[ by Charles Cameron — numbers as analytic categories, introducing a series of posts ]
This is the first post in a series, suggesting that we think in numbers — among other analytic categories — with a great deal of our thinking revolving specifically around binaries: war and peace, friend and foe, good and (axis of) evil and so forth. At times this serves us well, at times it leads us to overly simplistic, misleading, false, dangerous conclusions.
One is a single data point, perhaps an anomaly.
Two is a duel or a duet, an opposition or a trend, competition or collaboration.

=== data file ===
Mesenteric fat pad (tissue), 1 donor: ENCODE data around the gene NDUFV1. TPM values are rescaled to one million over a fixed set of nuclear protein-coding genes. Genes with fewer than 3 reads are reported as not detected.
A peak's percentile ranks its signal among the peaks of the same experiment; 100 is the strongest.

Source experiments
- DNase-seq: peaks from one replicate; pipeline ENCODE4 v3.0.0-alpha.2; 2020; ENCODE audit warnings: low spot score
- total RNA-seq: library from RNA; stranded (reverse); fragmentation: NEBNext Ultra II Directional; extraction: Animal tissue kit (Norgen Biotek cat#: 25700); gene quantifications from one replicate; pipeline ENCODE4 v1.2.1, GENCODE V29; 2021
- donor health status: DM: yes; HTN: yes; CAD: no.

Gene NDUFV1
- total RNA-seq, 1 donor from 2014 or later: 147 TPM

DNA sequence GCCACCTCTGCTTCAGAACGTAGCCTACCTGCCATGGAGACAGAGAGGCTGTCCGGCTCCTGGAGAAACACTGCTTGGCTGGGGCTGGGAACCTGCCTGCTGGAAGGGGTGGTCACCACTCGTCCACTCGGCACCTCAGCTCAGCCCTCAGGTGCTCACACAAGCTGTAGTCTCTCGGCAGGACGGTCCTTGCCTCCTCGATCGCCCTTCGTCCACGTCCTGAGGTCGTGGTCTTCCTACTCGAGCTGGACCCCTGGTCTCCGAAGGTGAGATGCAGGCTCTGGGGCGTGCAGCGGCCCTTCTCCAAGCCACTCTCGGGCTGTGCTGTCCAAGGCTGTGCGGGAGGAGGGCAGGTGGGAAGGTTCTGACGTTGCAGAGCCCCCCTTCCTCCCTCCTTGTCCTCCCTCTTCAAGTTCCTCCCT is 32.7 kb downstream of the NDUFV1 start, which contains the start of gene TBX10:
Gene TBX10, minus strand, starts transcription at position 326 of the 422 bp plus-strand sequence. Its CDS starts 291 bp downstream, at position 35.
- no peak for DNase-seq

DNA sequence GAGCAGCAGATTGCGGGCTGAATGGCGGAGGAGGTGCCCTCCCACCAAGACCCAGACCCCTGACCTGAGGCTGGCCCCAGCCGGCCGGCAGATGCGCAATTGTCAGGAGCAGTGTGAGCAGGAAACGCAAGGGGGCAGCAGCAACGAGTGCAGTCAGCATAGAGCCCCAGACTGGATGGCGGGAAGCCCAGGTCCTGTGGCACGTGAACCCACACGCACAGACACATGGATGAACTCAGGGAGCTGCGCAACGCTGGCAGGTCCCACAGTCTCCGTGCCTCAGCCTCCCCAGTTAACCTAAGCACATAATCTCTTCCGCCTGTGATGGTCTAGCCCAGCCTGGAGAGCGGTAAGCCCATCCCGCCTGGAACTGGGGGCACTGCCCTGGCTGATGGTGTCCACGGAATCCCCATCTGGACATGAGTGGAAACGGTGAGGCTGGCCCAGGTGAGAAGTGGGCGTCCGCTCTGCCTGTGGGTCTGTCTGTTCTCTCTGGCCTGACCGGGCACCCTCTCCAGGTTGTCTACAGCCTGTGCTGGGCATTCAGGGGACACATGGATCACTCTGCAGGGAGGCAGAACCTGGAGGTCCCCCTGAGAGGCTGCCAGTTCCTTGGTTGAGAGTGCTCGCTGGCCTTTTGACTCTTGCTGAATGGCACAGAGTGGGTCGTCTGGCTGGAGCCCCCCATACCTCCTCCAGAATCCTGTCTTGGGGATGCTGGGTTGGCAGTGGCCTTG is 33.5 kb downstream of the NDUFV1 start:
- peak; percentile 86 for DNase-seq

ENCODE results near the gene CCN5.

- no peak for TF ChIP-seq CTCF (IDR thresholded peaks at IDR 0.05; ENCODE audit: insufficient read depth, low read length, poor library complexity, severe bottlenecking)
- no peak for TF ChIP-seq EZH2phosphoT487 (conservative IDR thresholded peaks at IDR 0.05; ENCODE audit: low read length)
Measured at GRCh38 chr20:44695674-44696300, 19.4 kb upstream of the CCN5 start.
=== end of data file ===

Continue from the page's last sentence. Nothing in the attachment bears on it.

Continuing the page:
Three is enough to permit shifting alliances.
Four tends to square off into two pair … and so forth.
So let me put it this way: numbers are analytic categories, categories of thought, categories worth thinking about.
In this series, we’ll start with the earliest positive integers, and see where we go from there.
Umpteen is a delightful number. The umpteen ways book, should you be interested, is about a New Orleans poet, Everette Maddox. I don’t know his work, perhaps we should get acquainted.
I am eager to know what sorts of insights you can derive from or find echoed in this series of posts.